Fire & Water - Cleanup & Restoration

Mold: Chapter 4 - Contractor Selection

5/24/2017 (Permalink)

Mold Remediation Mold: Chapter 4 - Contractor Selection Choosing a mold remediation contractor

You’ve selected your Certified Industrial Hygienist and he’s performed his initial inspection.  If they have determined that there is a mold issue, their next step is to provide you with a written assessment and protocol, or mold remediation and corrective action work plan.

In this document, you should be provided:

  • the likely caused the mold growth,
  • current observations and conditions of the area(s) inspected,
  • sampling results (if samples were taken) describing the mold species identified and their impact,
  • a corrective action plan describing what repairs need to be made to prevent further damage,
  • a detailed remediation work plan which your mold remediation contractor will use is creating their proposal and work plan.

Your next step is to search for and invite remediation firms to bid on this project.  There are many sources you can use to identify potential candidates, such as:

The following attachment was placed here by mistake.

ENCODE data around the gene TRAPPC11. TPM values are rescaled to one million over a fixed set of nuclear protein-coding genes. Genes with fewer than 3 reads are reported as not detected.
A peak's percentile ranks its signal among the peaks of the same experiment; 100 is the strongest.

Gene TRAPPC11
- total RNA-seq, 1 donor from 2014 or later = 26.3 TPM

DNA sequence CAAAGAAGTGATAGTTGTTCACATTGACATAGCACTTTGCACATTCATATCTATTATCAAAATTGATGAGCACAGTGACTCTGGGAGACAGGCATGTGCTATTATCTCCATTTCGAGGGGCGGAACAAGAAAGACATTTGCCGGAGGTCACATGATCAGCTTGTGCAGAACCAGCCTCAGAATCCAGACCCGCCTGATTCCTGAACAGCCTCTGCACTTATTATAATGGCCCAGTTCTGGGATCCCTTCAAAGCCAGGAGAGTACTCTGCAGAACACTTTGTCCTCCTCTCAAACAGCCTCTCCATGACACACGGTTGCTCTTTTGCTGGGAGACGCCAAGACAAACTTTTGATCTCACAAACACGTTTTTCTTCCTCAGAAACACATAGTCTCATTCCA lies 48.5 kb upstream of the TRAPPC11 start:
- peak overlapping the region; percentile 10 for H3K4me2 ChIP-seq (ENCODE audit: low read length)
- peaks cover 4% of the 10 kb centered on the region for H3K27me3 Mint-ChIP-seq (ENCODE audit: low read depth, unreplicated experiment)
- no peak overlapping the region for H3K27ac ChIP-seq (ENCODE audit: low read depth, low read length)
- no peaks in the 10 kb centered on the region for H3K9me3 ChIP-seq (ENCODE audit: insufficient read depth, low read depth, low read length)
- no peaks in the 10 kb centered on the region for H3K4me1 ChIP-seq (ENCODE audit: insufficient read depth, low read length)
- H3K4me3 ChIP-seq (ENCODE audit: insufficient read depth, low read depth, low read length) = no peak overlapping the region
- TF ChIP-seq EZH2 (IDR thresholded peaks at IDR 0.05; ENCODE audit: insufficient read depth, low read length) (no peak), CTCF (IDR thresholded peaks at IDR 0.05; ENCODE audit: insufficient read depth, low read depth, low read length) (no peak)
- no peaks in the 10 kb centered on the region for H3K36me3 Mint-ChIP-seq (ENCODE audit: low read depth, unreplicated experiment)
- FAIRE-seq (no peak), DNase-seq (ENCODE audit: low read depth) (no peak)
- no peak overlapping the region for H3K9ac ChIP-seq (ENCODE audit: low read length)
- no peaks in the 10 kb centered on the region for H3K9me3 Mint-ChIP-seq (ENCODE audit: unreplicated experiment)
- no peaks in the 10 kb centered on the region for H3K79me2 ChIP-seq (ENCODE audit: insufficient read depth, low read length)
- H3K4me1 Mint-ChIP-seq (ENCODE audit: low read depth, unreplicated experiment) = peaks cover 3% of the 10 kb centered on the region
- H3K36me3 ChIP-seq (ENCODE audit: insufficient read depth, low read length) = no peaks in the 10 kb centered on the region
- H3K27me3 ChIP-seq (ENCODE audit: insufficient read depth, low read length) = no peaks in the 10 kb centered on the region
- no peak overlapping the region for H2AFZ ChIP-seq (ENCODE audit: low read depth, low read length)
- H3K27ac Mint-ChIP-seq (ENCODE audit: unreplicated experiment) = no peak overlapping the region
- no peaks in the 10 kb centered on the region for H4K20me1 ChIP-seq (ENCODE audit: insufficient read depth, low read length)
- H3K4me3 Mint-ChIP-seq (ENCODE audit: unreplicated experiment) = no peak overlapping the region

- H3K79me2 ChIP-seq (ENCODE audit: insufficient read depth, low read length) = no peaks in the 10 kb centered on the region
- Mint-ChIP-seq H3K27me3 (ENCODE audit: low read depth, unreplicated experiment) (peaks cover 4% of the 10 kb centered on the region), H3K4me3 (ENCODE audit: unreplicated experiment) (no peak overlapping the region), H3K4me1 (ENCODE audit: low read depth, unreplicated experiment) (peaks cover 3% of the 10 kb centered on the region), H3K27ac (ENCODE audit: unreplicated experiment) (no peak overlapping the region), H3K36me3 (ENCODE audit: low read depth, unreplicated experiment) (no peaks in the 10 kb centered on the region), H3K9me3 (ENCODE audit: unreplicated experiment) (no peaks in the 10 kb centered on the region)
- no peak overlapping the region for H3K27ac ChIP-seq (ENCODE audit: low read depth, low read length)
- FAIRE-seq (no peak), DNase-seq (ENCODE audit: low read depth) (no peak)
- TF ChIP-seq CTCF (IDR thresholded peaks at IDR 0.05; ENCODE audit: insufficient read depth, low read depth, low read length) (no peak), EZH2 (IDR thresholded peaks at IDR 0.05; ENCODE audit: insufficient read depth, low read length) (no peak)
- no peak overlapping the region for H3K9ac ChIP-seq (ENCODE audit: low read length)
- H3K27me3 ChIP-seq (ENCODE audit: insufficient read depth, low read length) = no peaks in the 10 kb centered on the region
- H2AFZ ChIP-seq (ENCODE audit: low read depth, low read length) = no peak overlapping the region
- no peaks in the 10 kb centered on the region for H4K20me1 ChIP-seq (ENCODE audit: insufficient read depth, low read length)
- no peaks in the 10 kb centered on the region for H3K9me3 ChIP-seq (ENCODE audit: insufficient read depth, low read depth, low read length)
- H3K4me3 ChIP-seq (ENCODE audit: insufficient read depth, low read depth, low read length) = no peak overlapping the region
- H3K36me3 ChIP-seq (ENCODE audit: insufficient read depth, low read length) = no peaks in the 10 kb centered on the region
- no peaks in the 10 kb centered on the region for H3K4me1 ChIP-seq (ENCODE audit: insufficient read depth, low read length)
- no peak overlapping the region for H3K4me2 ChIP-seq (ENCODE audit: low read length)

• web searches
  • referrals from your CIH or others
  • the Institute of Inspection Cleaning and Restoration Certification (org) or other reputable certifying firm

When inviting remediation contractors to bid on your project, ensure they are qualified.  Some of the questions or information you may request are:

  • Insurance coverage: candidates should have, and be happy to provide you with, the following insurance information.  Each should have reasonable limits to address the size of your project:
    • General Liability
    • Pollution
    • Workers Comp
  • Certifications and Registrations
    • They should ideally be firm certified in Water and Mold Remediation by an organization such as the IICRC, IAQA or ACA
    • Registered with Consumer Affairs as a state Home Improvement Contractor
  • Prior experience or testimonials:
    • Ask for testimonials or references from recent clients
    • Beware of online reputations.  Good or bad, they may only give you a very small sampling.

Each candidate you select should then be provided with a copy of the CIH protocol and permitted a time when they can inspect the areas in question.  The CIH should be made available to each candidate in order to answer any questions they may have regarding the project and to verify their intended approach.  The CIH should not instruct them on how to assemble their proposal, but should give them guidance as to what will be expected in order to pass clearance.

Since you provided each candidate with the protocol, there should be no confusion regarding scope of work.  Each proposal should show a timeline to accomplish the work and provide ample details.  If the candidate you felt most impressed with is higher, try to negotiate.

At this point you should have enough information to make your selection.  Next we’ll present project time and budget planning.

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